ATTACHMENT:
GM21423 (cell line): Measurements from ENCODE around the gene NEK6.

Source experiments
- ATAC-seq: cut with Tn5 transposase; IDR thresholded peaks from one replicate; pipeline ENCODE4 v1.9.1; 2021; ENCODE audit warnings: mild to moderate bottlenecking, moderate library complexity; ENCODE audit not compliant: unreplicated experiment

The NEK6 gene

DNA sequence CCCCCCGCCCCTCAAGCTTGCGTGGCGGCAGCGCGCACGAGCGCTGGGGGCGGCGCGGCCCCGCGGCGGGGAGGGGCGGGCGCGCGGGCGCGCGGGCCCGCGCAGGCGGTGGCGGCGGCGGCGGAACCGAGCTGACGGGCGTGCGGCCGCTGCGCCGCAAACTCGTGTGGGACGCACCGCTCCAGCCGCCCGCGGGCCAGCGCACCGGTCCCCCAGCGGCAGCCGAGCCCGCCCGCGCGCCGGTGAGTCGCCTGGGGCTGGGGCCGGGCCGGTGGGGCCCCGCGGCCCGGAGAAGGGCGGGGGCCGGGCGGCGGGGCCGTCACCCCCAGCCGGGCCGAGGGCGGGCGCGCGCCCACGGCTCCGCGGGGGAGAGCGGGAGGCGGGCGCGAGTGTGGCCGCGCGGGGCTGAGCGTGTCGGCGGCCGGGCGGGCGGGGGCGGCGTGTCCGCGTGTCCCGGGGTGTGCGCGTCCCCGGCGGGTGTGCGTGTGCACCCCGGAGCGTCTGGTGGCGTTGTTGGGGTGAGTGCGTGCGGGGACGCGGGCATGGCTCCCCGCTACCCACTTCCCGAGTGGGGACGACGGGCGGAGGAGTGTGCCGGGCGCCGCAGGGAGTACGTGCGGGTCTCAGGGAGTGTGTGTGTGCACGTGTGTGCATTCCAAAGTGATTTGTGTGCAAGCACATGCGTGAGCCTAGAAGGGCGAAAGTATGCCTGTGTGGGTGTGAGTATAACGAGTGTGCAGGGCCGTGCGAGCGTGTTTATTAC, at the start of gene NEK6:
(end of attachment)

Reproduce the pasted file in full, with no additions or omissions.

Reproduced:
GM21423 (cell line): Measurements from ENCODE around the gene NEK6.

Source experiments
- ATAC-seq: cut with Tn5 transposase; IDR thresholded peaks from one replicate; pipeline ENCODE4 v1.9.1; 2021; ENCODE audit warnings: mild to moderate bottlenecking, moderate library complexity; ENCODE audit not compliant: unreplicated experiment

The NEK6 gene

DNA sequence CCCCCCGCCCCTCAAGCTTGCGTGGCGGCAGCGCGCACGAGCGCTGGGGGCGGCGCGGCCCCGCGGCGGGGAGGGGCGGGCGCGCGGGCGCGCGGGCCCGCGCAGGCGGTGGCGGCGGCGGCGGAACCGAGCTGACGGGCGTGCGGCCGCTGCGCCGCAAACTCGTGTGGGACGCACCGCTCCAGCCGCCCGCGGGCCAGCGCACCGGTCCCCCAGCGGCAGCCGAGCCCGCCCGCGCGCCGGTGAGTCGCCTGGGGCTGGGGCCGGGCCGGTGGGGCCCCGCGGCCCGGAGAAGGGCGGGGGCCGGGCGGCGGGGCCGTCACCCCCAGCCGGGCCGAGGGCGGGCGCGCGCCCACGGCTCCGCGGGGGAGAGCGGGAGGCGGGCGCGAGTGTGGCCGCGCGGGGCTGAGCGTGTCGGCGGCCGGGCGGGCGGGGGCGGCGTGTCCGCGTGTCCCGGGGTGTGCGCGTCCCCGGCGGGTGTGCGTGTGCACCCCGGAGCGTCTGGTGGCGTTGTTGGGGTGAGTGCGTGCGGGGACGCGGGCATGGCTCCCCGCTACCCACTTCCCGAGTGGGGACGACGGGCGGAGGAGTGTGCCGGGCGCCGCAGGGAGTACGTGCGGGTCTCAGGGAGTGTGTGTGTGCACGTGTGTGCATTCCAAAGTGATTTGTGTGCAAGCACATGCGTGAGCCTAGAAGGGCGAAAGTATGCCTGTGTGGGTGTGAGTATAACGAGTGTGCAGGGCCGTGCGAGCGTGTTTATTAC, at the start of gene NEK6: